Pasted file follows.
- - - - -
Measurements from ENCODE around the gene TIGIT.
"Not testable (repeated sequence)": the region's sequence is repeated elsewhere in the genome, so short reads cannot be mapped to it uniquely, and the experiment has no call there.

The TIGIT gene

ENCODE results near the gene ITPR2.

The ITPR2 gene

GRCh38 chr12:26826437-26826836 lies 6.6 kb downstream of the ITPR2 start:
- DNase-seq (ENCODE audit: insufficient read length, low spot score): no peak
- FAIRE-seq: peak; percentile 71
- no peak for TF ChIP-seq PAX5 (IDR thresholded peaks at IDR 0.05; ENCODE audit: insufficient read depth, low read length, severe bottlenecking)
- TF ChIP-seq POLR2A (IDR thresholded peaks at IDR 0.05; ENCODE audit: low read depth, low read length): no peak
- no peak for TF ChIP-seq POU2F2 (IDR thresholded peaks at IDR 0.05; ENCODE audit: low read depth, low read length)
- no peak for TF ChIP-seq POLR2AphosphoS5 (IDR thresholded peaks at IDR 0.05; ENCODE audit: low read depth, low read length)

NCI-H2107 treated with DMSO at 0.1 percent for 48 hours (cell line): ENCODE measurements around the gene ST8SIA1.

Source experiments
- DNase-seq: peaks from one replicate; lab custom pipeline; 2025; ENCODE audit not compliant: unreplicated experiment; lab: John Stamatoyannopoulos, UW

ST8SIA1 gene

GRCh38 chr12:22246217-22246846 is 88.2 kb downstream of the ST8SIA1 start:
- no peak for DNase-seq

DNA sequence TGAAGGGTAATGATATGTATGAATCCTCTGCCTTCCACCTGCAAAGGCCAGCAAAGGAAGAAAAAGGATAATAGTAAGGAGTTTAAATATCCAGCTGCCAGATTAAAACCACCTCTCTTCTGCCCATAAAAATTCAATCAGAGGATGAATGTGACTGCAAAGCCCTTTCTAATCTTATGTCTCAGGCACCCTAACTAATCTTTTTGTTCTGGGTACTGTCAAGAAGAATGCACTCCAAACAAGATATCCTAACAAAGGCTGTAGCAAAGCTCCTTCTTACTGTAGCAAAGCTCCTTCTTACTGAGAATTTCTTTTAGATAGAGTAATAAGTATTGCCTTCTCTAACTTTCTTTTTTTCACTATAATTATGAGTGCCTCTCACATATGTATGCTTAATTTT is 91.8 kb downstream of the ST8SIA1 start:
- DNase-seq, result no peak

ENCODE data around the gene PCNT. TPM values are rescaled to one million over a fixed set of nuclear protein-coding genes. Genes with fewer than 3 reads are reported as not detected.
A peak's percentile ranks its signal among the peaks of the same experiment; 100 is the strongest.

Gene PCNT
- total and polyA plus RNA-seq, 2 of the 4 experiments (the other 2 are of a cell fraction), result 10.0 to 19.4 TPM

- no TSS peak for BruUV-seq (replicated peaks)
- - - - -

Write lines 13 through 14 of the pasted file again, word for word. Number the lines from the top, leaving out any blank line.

NCI-H2107 treated with DMSO at 0.1 percent for 48 hours (cell line): ENCODE measurements around the gene ST8SIA1.

Source experiments